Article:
Presentation of State of the Border analysis delivered at UGLC


Jasmine Aguilera

(Left-Right) Rolando Pablos, Borderplex Alliance Chief Executive Officer, Texas State Sen. Jose Rodriguez, Gabriel Flores, Chihuahua State Congress and chair of the Border Legislative Conference, Ian Brownlee, U.S. Consul General in Ciudad Juarez and Jacob Prado, Consul General of Mexico in El Paso, participate in a panel discussion after the presentation.

Jasmine Aguilera, Editor-in-chief

Several border officials presented the State of The Border Report at an event Friday afternoon at the Undergraduate Learning Center building. The report included the status of trade and competitiveness, security, sustainability and quality of life on the border.

President Diana Natalicio began the presentation with an opening welcome and discussing UTEP’s role in education on the border.

“We believe that both the amount of resilience and ingenuity from UTEP students on both sides of this border will ultimately provide the 21st-century work force needed to insure sustained economic competitiveness, security and quality of life in both the U.S. and Mexico,” Natalicio said.

The event saw about 150 people in attendance and was sponsored by UTEP, the Borderplex Alliance, The Border Legislative Conference, the Wilson Center’s Mexico Institute and the North American Research Partnership.

Christopher Wilson, associate at the Wilson Center Mexico Institute and co-author of the report, delivered the center’s findings.

“Too often the border is portrayed and seen mostley through a security lense,” he said, adding that drugs, cartels, violence and illegal immigration are what American’s think when they hear about the border.

Wilson said though there has been an increase in border trade and production, wait times at ports of entry are costing companies large amounts of money.

He said an area of interest is the trusted traveler and shipping programs, through which truckers and other trade officials can cross the border faster and save money.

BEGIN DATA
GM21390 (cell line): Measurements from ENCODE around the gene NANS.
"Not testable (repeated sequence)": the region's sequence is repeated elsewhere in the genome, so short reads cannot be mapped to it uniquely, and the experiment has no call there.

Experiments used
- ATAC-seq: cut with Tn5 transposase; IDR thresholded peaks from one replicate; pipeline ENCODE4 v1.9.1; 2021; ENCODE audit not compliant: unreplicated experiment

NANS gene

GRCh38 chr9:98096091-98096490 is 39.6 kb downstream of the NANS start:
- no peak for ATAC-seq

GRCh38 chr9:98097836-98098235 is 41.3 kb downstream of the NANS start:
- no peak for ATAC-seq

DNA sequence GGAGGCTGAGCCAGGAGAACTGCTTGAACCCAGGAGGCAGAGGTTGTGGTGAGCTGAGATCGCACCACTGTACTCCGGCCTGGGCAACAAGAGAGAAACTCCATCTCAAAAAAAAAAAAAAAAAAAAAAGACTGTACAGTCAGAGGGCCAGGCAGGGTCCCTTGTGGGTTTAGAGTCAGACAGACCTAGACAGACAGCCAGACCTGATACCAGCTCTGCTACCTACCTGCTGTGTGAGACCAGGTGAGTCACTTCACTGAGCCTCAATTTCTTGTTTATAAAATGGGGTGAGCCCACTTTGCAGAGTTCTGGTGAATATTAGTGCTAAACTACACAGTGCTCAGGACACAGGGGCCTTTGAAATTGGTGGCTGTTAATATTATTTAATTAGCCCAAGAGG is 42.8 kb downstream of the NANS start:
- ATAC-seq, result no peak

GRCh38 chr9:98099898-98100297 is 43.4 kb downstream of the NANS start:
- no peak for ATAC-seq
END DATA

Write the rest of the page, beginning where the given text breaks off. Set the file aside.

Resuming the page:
The study found that the overall quality of life on both the U.S. and Mexican sides of the border region improved between 2000 and 2010.

There needs to be a push of key security processes away from the border by both federal governments in order to keep the border secure, said Erik Lee, associate director of the North American Center for Transborder Studies, and co-author of the report.

He said the method to measuring border security also needs readjustment as it now focuses on the number of apprehensions and deportations. Lee added that the U.S.-Mexico border is not where terrorism occurs.

A panel took place after the presentation, which featured Ian Brownlee, U.S. Consul General in Ciudad Juárez, Jacob Prado, Consul General of Mexico in El Paso, Gabriel Flores, member of Chihuahua State Congress and chair of the Border Legislative Conference and Texas State Sen. Jose Rodriguez.

They discussed U.S. relations with Mexican President Enrique Peña Nieto, trade, immigration reform, education and representation at the state and federal levels.

A complete copy of the report can be found here.

Jasmine Aguilera may be reached at [email protected]